Kabuki Democracy—and How to Fix It

Kabuki Democracy—and How to Fix It

Obama’s election was not the game changer progressives hoped for. For that, we need to remake our democracy’s rules.


This article is adapted from Eric Alterman’s Kabuki Democracy: The System vs. Barack Obama (Nation Books). Copyright © 2011. Ari Melber, The Nation’s net movement correspondent, researched and drafted sections of this chapter.

It’s no secret our democracy does not work well anymore. In many respects, including that particularly large swath of issues that involve someone’s monetary profit and someone else’s loss, it can barely be said to be a democracy at all—unless one takes the view held by some in Washington and Wall Street that money fulfills the function not only of free speech but of citizenship itself. If America is to ameliorate its current democratic dysfunction anytime soon, merely electing better candidates to Congress is not going to be enough. We need a system that has fairer rules, that diminishes the role of money and that encourages politicians and journalists to investigate and portray the realities they observe honestly, thereby reducing the distorting lenses of finance, ideology and ignorance. And yet these items rarely feature on any progressive agenda.

This is, in many ways, understandable. Ending the Bush/Cheney administration, and defeating the Christian conservative and corporate base on whose behalf it acted, required emergency measures of a largely defensive nature. And the chance to replace George W. Bush with Barack Hussein Obama both for symbolic and pragmatic reasons in 2008 appeared so enticing (and exciting) that we can all be forgiven for losing ourselves in the romance of focusing our time, money and energies on making this man America’s forty-fourth president.

But the 2008 election was not a game changer after all. For change of the kind Obama promised and so many progressives imagined, we need to elect politicians willing to challenge the outdated rules of the Senate, fight for publicly financed elections and, in the absence of that, struggle against the Supreme Court’s insistence on giving corporations the same free speech rights as individuals. We need smarter organizations that pressure politicians as well as pundits and reporters, not necessarily to see things our way but to hold true to the ideals they profess to represent. We must work to transform our culture to re-ennoble the notion of the “public good.”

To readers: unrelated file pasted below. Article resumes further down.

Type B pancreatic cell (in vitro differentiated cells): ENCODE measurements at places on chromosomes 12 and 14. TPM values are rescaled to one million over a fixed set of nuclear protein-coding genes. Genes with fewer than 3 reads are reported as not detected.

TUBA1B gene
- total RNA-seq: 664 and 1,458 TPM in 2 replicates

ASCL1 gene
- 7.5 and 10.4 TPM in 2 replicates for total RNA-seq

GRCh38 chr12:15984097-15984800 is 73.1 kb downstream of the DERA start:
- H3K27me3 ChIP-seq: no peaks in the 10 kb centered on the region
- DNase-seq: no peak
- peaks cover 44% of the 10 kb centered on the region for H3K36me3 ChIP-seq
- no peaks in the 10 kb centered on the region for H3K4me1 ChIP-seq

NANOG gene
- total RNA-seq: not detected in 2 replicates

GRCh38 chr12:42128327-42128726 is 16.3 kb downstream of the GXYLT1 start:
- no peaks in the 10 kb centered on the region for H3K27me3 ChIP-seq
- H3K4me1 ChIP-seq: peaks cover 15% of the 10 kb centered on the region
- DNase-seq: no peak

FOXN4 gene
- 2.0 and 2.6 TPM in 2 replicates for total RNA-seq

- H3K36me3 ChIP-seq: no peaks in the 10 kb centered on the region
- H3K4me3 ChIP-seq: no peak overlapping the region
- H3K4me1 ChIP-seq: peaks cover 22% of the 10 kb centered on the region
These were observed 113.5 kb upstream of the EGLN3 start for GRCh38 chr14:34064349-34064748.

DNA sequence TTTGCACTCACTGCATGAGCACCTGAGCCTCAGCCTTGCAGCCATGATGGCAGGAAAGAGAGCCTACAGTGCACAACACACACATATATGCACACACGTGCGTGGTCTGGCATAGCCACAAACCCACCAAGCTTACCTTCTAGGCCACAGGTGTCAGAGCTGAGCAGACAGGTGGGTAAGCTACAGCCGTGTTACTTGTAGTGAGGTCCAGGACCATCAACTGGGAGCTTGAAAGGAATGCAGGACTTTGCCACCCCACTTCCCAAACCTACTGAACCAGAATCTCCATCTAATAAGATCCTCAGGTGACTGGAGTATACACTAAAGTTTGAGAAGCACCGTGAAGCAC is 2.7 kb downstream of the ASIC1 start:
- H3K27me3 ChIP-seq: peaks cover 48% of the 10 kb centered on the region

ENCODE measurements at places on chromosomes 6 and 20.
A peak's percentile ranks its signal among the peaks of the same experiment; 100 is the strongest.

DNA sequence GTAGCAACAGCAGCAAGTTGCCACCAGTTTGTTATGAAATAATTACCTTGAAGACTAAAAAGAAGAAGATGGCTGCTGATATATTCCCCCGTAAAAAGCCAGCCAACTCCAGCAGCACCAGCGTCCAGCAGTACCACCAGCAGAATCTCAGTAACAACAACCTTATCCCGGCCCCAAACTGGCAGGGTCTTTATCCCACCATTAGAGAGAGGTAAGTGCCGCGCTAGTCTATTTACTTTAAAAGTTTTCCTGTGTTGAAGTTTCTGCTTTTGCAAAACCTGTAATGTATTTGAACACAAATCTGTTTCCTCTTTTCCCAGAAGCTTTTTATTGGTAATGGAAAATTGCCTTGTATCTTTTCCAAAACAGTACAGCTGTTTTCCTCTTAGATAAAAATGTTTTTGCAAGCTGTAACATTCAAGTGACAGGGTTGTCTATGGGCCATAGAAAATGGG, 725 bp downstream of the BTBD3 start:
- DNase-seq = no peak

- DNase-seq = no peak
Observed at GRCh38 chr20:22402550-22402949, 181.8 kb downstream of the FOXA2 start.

Some of the challenges standing in our way look to be all but impossible to overcome, like the blatant limitations on democracy inherent within the Electoral College or a Constitution that grants Wyoming and California the same power in the Senate. Others, meanwhile, are maddeningly complex, such as Senate rules regarding cloture and the like. But particularly in light of the 2010 election, apathy is no option. A little imagination and a great deal of hard work and patience can help put us on a path to a more democratic and equitable America. But don’t expect it to be easy, and don’t be surprised at the resistance of those who profit from politics as usual.

The Broken Senate

Congress has become a place where, most of the time, nothing much happens. Once in a great while, however, because of the political investments of one side or another, a massive piece of transformative legislation grows too big to fail and is somehow rammed through Congress without much concern for the parliamentary niceties that had up until that moment dominated the process. The Obama administration passed weakened versions of healthcare reform and financial regulation in this fashion but failed with cap and trade.

Most voters do not follow politics closely and hence remain largely uninformed about the precise nature of our system’s dysfunction. This allows activists who work on specific issues to manipulate the process and shape legislation up to the final vote with hardly anyone paying attention. And although once upon a time partisans were satisfied to earn a legislator’s nay vote, the new expectation has become to find a way to kill it.

Clearly, the secret hold that allows senators to delay business on any legislation for as long as they like deserves to die. The Senate has attempted to quash this practice. In a standoff that captures the absurdity of this body’s method of self-policing, a 2006 bill to expose secret holds was itself the victim of a series of secret holds. To quote Oregon’s Ron Wyden from the floor debate, “That pretty much says it all.” Eventually, the Senate did pass the Honest Leadership and Open Government Act, which purported to end secret holds and demanded that senators stand by them in public. But, true to form, the act lacked any credible enforcement mechanism. It will likely change nothing.

A more effective tack would be to remove the fiction of proxy holds from the Senate rules. New rules might require any senator who issues an objection on the Senate floor to take public responsibility for the hold by the end of that day’s session unless another senator asks to be credited in his stead. This would ensure that any senator listed on a controversial hold could force a colleague to take the heat for it or withdraw the hold. It is hard to imagine that the targets of many recent holds would be able to withstand this test. For instance, the obstructionism of Oklahoma Republican Tom Coburn was finally overcome by a time-consuming series of procedural votes scheduled by Harry Reid and Co. to pass a food safety bill late in the 111th Congress; but it would never have happened without the luxury of a lame-duck Congress.